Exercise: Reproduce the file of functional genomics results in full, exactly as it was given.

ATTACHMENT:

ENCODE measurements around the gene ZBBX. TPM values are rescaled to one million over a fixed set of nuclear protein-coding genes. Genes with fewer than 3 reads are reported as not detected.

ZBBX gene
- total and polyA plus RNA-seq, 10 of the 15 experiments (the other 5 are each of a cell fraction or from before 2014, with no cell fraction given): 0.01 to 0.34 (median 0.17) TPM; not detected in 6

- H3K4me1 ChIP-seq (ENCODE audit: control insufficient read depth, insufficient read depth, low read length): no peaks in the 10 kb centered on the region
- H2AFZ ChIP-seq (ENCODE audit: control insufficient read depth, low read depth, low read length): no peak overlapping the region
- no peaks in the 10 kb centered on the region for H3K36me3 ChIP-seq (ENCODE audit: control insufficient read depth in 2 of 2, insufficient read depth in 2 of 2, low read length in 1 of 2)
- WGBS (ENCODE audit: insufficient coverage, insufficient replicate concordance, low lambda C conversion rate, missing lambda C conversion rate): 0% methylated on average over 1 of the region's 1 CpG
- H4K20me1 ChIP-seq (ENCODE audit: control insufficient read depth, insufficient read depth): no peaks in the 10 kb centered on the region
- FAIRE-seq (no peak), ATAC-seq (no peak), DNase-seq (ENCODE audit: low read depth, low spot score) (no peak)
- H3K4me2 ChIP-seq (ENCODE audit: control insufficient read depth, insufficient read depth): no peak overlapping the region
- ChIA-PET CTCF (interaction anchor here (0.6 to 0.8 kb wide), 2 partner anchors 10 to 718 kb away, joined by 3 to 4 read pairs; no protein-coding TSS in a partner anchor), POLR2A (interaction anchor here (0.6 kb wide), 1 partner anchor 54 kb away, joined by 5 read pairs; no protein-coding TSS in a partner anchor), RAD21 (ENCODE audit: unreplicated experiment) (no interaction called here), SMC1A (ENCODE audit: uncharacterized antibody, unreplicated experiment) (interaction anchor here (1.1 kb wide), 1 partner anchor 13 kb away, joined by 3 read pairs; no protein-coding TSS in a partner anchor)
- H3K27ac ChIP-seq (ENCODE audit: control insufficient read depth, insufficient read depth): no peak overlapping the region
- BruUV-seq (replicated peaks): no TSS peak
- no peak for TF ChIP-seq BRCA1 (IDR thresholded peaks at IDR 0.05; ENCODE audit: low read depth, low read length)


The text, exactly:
ENCODE measurements around the gene ZBBX. TPM values are rescaled to one million over a fixed set of nuclear protein-coding genes. Genes with fewer than 3 reads are reported as not detected.

ZBBX gene
- total and polyA plus RNA-seq, 10 of the 15 experiments (the other 5 are each of a cell fraction or from before 2014, with no cell fraction given): 0.01 to 0.34 (median 0.17) TPM; not detected in 6

- H3K4me1 ChIP-seq (ENCODE audit: control insufficient read depth, insufficient read depth, low read length): no peaks in the 10 kb centered on the region
- H2AFZ ChIP-seq (ENCODE audit: control insufficient read depth, low read depth, low read length): no peak overlapping the region
- no peaks in the 10 kb centered on the region for H3K36me3 ChIP-seq (ENCODE audit: control insufficient read depth in 2 of 2, insufficient read depth in 2 of 2, low read length in 1 of 2)
- WGBS (ENCODE audit: insufficient coverage, insufficient replicate concordance, low lambda C conversion rate, missing lambda C conversion rate): 0% methylated on average over 1 of the region's 1 CpG
- H4K20me1 ChIP-seq (ENCODE audit: control insufficient read depth, insufficient read depth): no peaks in the 10 kb centered on the region
- FAIRE-seq (no peak), ATAC-seq (no peak), DNase-seq (ENCODE audit: low read depth, low spot score) (no peak)
- H3K4me2 ChIP-seq (ENCODE audit: control insufficient read depth, insufficient read depth): no peak overlapping the region
- ChIA-PET CTCF (interaction anchor here (0.6 to 0.8 kb wide), 2 partner anchors 10 to 718 kb away, joined by 3 to 4 read pairs; no protein-coding TSS in a partner anchor), POLR2A (interaction anchor here (0.6 kb wide), 1 partner anchor 54 kb away, joined by 5 read pairs; no protein-coding TSS in a partner anchor), RAD21 (ENCODE audit: unreplicated experiment) (no interaction called here), SMC1A (ENCODE audit: uncharacterized antibody, unreplicated experiment) (interaction anchor here (1.1 kb wide), 1 partner anchor 13 kb away, joined by 3 read pairs; no protein-coding TSS in a partner anchor)
- H3K27ac ChIP-seq (ENCODE audit: control insufficient read depth, insufficient read depth): no peak overlapping the region
- BruUV-seq (replicated peaks): no TSS peak
- no peak for TF ChIP-seq BRCA1 (IDR thresholded peaks at IDR 0.05; ENCODE audit: low read depth, low read length)